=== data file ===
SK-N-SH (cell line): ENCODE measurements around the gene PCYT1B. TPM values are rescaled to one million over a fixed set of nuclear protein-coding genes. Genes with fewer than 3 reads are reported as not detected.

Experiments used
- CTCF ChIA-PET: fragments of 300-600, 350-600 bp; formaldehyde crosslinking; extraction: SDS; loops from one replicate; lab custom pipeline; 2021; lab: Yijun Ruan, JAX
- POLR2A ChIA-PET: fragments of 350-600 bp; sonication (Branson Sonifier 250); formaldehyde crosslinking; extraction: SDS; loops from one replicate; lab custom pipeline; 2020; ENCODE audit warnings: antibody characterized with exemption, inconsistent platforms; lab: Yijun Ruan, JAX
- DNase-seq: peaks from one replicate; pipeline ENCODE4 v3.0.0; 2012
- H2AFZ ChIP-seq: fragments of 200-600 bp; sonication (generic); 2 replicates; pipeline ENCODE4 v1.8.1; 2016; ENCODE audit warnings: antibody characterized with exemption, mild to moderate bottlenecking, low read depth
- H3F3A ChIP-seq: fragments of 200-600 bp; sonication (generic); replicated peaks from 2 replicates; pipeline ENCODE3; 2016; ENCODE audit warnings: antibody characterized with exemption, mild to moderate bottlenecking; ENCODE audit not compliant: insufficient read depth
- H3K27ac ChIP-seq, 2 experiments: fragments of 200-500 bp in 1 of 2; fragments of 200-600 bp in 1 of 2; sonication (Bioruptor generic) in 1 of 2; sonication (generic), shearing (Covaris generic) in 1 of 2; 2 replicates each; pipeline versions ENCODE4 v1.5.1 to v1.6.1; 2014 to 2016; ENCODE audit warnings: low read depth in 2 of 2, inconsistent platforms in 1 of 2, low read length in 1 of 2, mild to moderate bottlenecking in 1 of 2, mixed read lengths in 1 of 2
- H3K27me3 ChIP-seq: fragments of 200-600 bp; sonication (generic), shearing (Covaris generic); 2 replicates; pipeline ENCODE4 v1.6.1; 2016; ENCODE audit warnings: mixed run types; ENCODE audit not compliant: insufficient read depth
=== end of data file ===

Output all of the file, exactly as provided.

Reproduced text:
SK-N-SH (cell line): ENCODE measurements around the gene PCYT1B. TPM values are rescaled to one million over a fixed set of nuclear protein-coding genes. Genes with fewer than 3 reads are reported as not detected.

Experiments used
- CTCF ChIA-PET: fragments of 300-600, 350-600 bp; formaldehyde crosslinking; extraction: SDS; loops from one replicate; lab custom pipeline; 2021; lab: Yijun Ruan, JAX
- POLR2A ChIA-PET: fragments of 350-600 bp; sonication (Branson Sonifier 250); formaldehyde crosslinking; extraction: SDS; loops from one replicate; lab custom pipeline; 2020; ENCODE audit warnings: antibody characterized with exemption, inconsistent platforms; lab: Yijun Ruan, JAX
- DNase-seq: peaks from one replicate; pipeline ENCODE4 v3.0.0; 2012
- H2AFZ ChIP-seq: fragments of 200-600 bp; sonication (generic); 2 replicates; pipeline ENCODE4 v1.8.1; 2016; ENCODE audit warnings: antibody characterized with exemption, mild to moderate bottlenecking, low read depth
- H3F3A ChIP-seq: fragments of 200-600 bp; sonication (generic); replicated peaks from 2 replicates; pipeline ENCODE3; 2016; ENCODE audit warnings: antibody characterized with exemption, mild to moderate bottlenecking; ENCODE audit not compliant: insufficient read depth
- H3K27ac ChIP-seq, 2 experiments: fragments of 200-500 bp in 1 of 2; fragments of 200-600 bp in 1 of 2; sonication (Bioruptor generic) in 1 of 2; sonication (generic), shearing (Covaris generic) in 1 of 2; 2 replicates each; pipeline versions ENCODE4 v1.5.1 to v1.6.1; 2014 to 2016; ENCODE audit warnings: low read depth in 2 of 2, inconsistent platforms in 1 of 2, low read length in 1 of 2, mild to moderate bottlenecking in 1 of 2, mixed read lengths in 1 of 2
- H3K27me3 ChIP-seq: fragments of 200-600 bp; sonication (generic), shearing (Covaris generic); 2 replicates; pipeline ENCODE4 v1.6.1; 2016; ENCODE audit warnings: mixed run types; ENCODE audit not compliant: insufficient read depth